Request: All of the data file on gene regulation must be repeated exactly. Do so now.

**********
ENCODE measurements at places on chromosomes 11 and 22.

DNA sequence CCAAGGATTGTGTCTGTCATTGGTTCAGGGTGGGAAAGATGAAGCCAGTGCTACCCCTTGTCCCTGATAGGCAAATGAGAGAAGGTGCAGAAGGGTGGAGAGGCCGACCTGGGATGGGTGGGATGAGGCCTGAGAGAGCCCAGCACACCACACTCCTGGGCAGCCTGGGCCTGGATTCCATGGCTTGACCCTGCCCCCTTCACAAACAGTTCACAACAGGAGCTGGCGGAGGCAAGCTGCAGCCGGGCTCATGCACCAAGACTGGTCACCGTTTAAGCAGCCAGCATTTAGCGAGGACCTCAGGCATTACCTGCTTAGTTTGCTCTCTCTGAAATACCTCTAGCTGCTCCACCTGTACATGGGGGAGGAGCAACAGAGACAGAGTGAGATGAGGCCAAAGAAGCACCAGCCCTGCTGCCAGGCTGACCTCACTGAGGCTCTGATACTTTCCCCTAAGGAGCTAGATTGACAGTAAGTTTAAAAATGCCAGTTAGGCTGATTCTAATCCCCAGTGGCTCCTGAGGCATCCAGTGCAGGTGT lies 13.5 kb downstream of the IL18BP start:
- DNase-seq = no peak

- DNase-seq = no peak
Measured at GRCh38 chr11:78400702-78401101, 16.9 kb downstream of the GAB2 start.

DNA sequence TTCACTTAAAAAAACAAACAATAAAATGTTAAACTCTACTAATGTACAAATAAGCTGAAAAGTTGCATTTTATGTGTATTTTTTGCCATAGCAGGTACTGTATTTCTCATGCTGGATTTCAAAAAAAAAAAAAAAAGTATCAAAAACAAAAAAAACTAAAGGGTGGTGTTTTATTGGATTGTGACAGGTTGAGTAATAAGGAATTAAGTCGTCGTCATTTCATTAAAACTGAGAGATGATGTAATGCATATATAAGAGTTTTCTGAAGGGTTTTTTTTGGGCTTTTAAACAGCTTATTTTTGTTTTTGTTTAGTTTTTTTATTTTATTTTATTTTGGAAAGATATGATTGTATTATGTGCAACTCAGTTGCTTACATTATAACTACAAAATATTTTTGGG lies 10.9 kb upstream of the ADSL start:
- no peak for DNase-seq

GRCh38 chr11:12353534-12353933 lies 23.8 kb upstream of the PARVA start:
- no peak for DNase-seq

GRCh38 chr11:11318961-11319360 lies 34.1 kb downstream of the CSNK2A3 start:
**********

ENCODE measurements at places on chromosomes 11 and 22.

DNA sequence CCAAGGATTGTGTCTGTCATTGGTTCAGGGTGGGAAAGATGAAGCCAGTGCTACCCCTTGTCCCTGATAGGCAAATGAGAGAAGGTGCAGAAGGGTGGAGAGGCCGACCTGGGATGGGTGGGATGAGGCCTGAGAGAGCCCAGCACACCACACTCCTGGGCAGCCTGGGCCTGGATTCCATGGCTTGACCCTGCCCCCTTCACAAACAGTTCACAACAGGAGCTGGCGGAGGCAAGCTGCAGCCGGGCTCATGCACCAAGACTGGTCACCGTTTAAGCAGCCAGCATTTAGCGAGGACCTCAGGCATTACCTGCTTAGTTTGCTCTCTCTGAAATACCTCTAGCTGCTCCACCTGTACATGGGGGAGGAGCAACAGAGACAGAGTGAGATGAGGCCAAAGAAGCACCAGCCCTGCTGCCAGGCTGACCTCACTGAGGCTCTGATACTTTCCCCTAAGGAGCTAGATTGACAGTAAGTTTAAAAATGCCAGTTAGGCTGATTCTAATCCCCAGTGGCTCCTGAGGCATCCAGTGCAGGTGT lies 13.5 kb downstream of the IL18BP start:
- DNase-seq = no peak

- DNase-seq = no peak
Measured at GRCh38 chr11:78400702-78401101, 16.9 kb downstream of the GAB2 start.

DNA sequence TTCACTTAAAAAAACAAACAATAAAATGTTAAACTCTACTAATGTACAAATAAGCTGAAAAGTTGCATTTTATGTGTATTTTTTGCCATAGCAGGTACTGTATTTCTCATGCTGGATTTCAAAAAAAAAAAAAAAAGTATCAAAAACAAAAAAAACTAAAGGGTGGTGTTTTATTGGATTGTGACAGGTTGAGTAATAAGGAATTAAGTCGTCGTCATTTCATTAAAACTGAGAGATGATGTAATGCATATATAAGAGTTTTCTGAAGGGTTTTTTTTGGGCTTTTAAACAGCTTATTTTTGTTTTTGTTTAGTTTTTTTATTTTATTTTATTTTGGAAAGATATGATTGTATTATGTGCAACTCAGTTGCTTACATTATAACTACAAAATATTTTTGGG lies 10.9 kb upstream of the ADSL start:
- no peak for DNase-seq

GRCh38 chr11:12353534-12353933 lies 23.8 kb upstream of the PARVA start:
- no peak for DNase-seq

GRCh38 chr11:11318961-11319360 lies 34.1 kb downstream of the CSNK2A3 start: